House construction

Passive house building goes from the groovy niche to the mainstream

Passive house construction – this energy-efficient design invented by the Germans – grew from a niche concept to a mainstream concept in the 10 years after the first passive house was built in Maine.

Designing passive houses “is like organic food,” said Amy Hinkely, of the University of Maine’s architecture program and moderator of an Earth Day panel that discussed the status of the panel’s moderator. “It used to be hippie, but now it’s mainstream.”

“I didn’t expect to see the development and scale of the passive house that has happened over the past 10 to 12 years,” said Matt O’Malia, of OPAL and GO Logic, from Belfast , who designed Maine’s first passive house building, a small dormitory on the campus of Unity College. “At first it was a very marginal thing.”

O’Malia was joined by Chris Briley, director and founder of Briburn, in Portland; Stephen Aiguier, of Green Hammer Design Build, of Portland, Oregon, and Tad Everhart of CertiPHiers Cooperative, also of Portland, Oregon. All four have been involved in the design of passive houses for decades and are considered pioneers in the field, Hinkley said.

The construction of certified passive houses has five requirements: thick insulation, airtight construction, thick and well-placed windows, prevention of moisture migration and a constant supply of fresh air.

Three years ago, there were about half a dozen passive non-single-family homes in Maine. Now institutions, especially schools, are finding that the economy of scale O’Malia talked about turns the long-term benefits of design into an advantage.

Recent projects range from the School of Ecology Under Construction in Saco, to the Oxbow Beer Garden in Oxford, to student apartments in four buildings from Park Row to Bowdoin College.

Image / Zoom screenshot

UMA hosted a roundtable on April 22 on the evolution of passive house construction design.

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Institutional construction of passive houses and the renovation of historic or older buildings are increasingly common, but the design of single-family homes remains the domain of the wealthy. The architects agreed that meeting the strict requirements can cost money.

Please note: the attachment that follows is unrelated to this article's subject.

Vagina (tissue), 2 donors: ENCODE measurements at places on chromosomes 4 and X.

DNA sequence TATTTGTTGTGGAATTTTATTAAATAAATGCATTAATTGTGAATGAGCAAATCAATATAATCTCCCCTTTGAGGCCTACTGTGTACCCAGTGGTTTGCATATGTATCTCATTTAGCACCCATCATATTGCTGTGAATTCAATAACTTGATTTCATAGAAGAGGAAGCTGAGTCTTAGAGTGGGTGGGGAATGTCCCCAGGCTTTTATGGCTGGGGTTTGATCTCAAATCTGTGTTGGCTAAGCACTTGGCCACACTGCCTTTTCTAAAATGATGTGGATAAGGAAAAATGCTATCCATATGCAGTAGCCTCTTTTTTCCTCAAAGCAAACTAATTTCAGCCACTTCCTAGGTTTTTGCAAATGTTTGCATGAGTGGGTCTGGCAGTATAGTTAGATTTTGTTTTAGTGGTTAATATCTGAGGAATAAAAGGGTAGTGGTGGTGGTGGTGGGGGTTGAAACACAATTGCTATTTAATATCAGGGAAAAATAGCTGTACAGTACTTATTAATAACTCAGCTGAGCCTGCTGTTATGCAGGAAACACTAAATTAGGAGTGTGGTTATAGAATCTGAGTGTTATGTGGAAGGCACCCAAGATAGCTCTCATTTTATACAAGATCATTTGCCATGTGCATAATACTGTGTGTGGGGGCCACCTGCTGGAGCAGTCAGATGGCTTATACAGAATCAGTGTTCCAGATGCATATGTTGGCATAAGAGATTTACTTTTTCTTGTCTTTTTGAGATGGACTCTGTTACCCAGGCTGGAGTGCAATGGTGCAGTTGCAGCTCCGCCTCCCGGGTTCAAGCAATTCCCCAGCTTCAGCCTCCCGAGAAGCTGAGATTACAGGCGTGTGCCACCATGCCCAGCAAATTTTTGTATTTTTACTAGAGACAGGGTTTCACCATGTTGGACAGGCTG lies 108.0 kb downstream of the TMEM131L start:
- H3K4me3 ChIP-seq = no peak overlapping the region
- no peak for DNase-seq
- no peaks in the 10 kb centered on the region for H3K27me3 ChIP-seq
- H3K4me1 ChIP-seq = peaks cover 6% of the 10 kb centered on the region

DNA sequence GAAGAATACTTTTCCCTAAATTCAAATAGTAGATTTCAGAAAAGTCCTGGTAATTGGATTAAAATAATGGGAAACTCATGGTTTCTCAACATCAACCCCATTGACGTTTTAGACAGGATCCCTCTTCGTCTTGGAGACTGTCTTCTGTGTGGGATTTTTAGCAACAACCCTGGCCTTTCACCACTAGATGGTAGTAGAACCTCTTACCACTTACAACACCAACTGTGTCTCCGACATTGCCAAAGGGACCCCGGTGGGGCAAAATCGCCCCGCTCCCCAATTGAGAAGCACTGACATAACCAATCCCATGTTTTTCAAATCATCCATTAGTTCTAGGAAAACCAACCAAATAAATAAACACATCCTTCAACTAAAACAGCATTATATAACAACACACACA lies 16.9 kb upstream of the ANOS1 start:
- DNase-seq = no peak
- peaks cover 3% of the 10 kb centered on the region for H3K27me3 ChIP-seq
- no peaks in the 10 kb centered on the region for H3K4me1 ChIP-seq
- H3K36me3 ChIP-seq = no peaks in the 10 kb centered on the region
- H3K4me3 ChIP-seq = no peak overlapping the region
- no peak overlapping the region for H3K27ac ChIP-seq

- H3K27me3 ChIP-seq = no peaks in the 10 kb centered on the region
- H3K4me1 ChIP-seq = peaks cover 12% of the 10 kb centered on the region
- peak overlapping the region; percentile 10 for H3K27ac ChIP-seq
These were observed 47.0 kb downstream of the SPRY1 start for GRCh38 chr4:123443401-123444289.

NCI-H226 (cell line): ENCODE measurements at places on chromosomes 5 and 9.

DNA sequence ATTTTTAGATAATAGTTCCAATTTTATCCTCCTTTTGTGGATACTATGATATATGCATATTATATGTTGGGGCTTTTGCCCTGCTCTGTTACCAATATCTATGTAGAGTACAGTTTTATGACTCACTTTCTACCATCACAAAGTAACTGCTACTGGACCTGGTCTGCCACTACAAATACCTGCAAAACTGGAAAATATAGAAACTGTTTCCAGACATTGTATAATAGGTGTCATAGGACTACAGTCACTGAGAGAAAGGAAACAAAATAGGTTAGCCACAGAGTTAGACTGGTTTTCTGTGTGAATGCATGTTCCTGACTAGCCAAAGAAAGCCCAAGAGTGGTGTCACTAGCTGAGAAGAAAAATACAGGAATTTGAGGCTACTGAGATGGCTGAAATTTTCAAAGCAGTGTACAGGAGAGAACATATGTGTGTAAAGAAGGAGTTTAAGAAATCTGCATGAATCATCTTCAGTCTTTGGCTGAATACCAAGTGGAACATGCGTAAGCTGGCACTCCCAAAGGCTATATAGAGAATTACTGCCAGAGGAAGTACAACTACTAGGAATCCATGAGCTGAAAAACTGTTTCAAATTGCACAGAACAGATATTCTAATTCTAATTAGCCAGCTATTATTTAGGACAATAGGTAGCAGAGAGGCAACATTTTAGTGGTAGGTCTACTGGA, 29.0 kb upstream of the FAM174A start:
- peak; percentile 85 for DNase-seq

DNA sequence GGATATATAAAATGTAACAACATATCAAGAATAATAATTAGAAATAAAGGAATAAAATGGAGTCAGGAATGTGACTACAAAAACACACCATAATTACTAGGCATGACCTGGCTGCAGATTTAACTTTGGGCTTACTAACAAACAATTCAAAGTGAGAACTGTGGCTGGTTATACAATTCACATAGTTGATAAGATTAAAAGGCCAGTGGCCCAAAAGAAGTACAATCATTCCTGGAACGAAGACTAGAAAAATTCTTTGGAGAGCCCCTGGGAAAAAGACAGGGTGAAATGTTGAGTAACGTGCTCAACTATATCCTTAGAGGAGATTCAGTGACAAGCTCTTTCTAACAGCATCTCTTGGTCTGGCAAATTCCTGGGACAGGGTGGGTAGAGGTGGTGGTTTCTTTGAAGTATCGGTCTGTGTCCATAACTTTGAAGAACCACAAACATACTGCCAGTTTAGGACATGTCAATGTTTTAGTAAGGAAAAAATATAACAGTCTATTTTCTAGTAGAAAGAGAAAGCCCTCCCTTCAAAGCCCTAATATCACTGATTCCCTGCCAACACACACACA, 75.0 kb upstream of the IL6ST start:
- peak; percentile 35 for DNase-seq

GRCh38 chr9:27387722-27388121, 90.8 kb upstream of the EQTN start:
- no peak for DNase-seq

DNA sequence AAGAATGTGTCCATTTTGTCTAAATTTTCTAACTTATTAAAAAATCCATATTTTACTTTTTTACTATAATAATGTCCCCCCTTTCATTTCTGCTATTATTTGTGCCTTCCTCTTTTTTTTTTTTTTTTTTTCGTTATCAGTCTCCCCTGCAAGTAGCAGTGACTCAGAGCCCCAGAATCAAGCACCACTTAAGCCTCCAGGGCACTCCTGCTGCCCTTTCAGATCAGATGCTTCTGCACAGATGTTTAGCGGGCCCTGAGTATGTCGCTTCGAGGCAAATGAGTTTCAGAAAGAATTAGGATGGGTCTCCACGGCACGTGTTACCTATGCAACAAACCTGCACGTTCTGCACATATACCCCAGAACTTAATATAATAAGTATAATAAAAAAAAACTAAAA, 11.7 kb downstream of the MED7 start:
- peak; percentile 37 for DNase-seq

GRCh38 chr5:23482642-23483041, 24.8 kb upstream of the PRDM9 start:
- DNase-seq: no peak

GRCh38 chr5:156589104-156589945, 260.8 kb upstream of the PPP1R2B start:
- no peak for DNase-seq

The panel of architects, all pioneers in passive house design, said the next step is to scale it up so that it is realistic for more homeowners and find ways to innovate. in terms of products or construction.

Briley said it’s important to create demand, even before new innovations are discovered. “We need to ensure that the demand for these projects increases,” he said.

But O’Malia said, at least for now, “I don’t think the market expects it to be scalable, the market expects it to be a higher cost.”

He said that it is easier for large institutional buildings to find ways to make projects affordable and they can scale the construction so that it does not cost more to build than traditional construction.

“You can significantly reduce the costs of mechanical systems,” he said. And this reduction is also accompanied by a significant reduction in energy costs.

Courtesy / Briburn

80 Exchange St. in Portland has been redesigned, in a design by Briburn, Portland, for passive house energy efficiency and air quality standards.

Retrofits, new products, high standards

The panel also agreed that the construction can use a passive house style design and meet many energy efficiency criteria without going through the certification process. Renovations, especially of historic buildings, are increasingly common. While the common view may be that of a state-of-the-art building, a building may appear to have been there for over a century and still meet PH standards.

“Saving old buildings is an incredibly energy efficient thing to do,” Briley said. In addition to saving on energy costs, this has a huge impact on improving air quality, something people are paying more attention to with the pandemic.

Two that Briley’s company designed are the offices of The Nature Conservancy in the 150-year-old Fort Andross factory building in Brunswick, and 80 Exchange St., a three-story mixed-use building in the Old Port of Portland.

O’Malia is also one of the founders of GO Lab, which is renovating the Madison paper mill to make wood fiber insulation, which is more energy efficient in its production and as efficient as insulation. traditional. He said the development of isolation came because of a “conflict of values”. He was designing buildings that were super energy efficient, but with materials developed using a massive amount of carbon.

Panelists said products like Timber HP insulation, which is expected to be available next year, are key to advancing passive house and other energy-efficient designs.

Briley said another challenge is concrete, which is responsible for 7% of carbon production. “But it’s a really hard product to replace.”

As passive house design becomes more mainstream, it’s important to maintain standards, O’Malia said.

Everhart, who along with his brother Garth developed and built over 40 PH homes in Portland, Ore., Now certifies office, high and low-rise, mixed-use, and institutional office, multi-family buildings across North America. . He said, “What we always try to keep in mind is why are we doing this?